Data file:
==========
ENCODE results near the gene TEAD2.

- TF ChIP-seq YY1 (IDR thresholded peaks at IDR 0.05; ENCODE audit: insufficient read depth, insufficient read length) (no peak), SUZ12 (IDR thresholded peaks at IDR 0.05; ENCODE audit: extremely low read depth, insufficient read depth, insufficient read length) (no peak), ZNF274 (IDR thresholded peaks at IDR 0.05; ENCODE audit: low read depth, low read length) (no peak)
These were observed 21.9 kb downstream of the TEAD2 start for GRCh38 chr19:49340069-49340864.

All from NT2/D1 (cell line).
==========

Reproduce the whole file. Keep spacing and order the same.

ENCODE results near the gene TEAD2.

- TF ChIP-seq YY1 (IDR thresholded peaks at IDR 0.05; ENCODE audit: insufficient read depth, insufficient read length) (no peak), SUZ12 (IDR thresholded peaks at IDR 0.05; ENCODE audit: extremely low read depth, insufficient read depth, insufficient read length) (no peak), ZNF274 (IDR thresholded peaks at IDR 0.05; ENCODE audit: low read depth, low read length) (no peak)
These were observed 21.9 kb downstream of the TEAD2 start for GRCh38 chr19:49340069-49340864.

All from NT2/D1 (cell line).